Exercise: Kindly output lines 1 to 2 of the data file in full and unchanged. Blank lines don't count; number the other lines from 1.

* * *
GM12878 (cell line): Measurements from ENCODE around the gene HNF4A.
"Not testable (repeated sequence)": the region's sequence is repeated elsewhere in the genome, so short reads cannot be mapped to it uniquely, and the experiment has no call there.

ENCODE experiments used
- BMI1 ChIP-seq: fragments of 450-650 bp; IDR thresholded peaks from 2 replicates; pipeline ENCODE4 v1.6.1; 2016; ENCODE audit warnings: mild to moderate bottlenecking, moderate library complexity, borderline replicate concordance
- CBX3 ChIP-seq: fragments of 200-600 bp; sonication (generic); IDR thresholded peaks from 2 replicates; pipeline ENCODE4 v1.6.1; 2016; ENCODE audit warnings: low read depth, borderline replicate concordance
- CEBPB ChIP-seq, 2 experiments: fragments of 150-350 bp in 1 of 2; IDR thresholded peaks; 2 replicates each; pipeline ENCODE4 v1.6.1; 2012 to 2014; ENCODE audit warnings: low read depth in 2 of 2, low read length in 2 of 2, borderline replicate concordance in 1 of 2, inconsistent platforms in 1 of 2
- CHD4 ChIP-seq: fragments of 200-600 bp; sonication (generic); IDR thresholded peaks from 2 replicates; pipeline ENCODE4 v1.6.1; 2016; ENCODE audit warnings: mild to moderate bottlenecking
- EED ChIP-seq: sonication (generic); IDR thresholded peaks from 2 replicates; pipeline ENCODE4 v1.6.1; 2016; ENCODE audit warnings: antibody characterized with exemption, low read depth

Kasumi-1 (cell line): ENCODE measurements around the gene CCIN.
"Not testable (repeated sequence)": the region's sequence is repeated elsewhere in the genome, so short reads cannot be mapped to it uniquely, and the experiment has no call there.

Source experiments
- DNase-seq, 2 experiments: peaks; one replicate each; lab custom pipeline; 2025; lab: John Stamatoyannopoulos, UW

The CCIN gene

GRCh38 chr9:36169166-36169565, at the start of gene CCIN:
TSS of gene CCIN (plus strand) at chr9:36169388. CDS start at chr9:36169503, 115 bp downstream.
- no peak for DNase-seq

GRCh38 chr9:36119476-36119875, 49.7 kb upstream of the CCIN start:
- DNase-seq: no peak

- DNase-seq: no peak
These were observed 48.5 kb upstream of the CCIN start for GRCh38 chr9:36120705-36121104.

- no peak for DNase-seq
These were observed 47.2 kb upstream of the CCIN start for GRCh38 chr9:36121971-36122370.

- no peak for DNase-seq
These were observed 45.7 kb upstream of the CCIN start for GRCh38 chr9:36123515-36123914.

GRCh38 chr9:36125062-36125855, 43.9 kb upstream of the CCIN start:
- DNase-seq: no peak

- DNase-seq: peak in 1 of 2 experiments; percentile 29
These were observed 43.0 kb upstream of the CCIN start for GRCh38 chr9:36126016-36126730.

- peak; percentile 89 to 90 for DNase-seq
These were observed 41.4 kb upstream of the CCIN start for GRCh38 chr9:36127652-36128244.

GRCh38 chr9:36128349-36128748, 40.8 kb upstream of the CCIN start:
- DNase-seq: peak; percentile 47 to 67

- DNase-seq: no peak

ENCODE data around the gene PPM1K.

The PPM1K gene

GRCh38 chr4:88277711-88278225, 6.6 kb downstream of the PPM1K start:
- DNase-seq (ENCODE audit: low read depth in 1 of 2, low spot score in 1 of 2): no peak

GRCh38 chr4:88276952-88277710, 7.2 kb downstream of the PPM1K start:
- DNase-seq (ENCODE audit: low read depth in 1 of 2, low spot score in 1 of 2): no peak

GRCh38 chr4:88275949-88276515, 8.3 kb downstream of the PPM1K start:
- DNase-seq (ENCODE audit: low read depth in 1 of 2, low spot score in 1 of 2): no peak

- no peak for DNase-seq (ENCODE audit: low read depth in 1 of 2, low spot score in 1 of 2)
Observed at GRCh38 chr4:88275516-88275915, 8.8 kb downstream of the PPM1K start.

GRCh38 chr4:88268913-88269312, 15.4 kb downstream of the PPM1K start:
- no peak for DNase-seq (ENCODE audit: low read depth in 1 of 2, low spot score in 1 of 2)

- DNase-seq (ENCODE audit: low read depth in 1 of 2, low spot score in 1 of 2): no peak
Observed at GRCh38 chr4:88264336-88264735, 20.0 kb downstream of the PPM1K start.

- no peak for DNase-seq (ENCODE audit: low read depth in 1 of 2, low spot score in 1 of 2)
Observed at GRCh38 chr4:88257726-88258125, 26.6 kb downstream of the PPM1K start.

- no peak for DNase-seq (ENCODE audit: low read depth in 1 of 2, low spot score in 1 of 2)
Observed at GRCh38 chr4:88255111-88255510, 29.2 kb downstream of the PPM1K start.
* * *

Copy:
GM12878 (cell line): Measurements from ENCODE around the gene HNF4A.
"Not testable (repeated sequence)": the region's sequence is repeated elsewhere in the genome, so short reads cannot be mapped to it uniquely, and the experiment has no call there.